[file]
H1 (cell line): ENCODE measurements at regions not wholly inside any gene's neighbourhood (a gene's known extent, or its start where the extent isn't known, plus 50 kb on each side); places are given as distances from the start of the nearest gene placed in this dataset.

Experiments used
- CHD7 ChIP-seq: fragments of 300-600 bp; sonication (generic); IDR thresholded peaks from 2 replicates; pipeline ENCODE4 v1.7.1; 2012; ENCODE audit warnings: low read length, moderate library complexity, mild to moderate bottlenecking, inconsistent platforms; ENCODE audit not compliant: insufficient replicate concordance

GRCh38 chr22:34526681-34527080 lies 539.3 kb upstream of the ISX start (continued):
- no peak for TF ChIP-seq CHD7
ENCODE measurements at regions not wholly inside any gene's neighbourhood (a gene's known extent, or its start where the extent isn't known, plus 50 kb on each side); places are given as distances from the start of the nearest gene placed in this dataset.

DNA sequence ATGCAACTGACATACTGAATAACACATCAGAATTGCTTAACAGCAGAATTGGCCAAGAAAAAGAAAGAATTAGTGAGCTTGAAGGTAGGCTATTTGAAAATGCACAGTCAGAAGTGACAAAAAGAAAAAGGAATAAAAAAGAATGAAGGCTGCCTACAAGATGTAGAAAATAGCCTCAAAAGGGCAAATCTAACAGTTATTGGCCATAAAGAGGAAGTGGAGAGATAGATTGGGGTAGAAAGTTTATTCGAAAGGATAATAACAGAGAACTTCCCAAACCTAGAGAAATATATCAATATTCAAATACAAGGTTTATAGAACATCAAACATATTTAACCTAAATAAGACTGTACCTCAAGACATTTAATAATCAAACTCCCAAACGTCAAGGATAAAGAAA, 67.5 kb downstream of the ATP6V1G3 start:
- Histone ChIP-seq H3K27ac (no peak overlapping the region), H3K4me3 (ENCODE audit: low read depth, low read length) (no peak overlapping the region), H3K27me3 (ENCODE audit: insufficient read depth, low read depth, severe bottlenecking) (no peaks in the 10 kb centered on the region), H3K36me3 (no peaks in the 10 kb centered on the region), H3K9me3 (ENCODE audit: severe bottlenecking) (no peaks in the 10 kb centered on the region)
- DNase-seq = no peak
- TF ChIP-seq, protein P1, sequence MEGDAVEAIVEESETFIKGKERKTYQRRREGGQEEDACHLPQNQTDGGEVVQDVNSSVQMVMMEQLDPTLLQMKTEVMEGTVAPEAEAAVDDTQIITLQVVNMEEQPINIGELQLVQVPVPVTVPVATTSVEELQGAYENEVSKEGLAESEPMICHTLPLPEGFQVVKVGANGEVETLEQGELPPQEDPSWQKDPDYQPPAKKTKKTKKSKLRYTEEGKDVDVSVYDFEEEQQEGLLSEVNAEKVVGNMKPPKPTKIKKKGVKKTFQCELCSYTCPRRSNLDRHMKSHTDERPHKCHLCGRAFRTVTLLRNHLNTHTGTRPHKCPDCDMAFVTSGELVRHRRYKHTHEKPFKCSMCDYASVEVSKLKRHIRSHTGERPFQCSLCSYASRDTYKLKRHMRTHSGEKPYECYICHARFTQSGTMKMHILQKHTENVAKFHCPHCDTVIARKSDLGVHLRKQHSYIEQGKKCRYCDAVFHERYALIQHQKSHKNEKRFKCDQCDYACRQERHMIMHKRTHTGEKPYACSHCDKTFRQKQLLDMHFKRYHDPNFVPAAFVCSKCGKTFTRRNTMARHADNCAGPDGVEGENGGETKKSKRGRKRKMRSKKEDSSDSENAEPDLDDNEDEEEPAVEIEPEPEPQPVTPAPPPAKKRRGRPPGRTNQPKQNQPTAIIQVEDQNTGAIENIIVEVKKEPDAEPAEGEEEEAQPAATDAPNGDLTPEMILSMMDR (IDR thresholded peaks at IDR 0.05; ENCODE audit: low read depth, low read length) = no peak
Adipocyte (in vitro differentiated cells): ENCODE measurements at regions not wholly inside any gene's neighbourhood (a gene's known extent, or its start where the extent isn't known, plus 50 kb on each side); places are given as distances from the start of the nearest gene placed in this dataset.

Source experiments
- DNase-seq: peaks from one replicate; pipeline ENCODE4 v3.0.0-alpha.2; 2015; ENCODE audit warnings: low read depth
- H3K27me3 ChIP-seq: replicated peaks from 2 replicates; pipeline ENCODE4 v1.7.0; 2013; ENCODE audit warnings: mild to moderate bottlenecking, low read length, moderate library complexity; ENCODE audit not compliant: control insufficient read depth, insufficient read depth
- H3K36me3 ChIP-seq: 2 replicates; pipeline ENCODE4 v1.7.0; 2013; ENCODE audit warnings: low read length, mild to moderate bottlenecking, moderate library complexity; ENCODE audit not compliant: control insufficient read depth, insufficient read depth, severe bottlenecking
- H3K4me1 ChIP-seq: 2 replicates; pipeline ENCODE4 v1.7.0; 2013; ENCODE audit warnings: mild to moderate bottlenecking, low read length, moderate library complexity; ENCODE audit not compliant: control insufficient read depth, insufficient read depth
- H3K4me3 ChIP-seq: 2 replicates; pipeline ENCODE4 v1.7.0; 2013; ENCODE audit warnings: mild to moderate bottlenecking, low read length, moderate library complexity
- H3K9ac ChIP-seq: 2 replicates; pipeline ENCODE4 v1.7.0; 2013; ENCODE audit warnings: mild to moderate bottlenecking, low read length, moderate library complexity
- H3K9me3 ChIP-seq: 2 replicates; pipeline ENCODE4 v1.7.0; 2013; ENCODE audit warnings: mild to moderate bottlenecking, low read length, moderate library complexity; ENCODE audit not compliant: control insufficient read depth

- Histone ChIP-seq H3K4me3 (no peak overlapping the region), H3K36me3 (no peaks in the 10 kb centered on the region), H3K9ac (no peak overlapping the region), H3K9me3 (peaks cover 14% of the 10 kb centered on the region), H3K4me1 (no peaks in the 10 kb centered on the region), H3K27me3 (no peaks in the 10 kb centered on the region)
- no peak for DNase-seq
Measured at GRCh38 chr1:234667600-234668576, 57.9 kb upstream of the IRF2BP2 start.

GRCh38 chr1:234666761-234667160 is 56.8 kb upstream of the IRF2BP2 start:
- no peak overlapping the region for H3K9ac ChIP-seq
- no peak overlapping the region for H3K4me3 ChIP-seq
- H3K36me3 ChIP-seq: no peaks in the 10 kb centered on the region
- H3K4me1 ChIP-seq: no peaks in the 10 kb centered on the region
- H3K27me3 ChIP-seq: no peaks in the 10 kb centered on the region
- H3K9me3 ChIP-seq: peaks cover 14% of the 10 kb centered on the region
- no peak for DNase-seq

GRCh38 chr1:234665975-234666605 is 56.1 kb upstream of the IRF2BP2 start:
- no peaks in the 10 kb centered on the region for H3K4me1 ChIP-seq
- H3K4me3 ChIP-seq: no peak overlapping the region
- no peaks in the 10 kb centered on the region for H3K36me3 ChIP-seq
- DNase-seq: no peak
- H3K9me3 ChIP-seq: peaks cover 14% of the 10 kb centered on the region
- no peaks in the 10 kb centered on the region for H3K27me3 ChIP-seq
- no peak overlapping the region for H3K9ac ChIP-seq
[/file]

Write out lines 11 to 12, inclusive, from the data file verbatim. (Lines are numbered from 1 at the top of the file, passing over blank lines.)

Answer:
Adipocyte (in vitro differentiated cells): ENCODE measurements at regions not wholly inside any gene's neighbourhood (a gene's known extent, or its start where the extent isn't known, plus 50 kb on each side); places are given as distances from the start of the nearest gene placed in this dataset.

Source experiments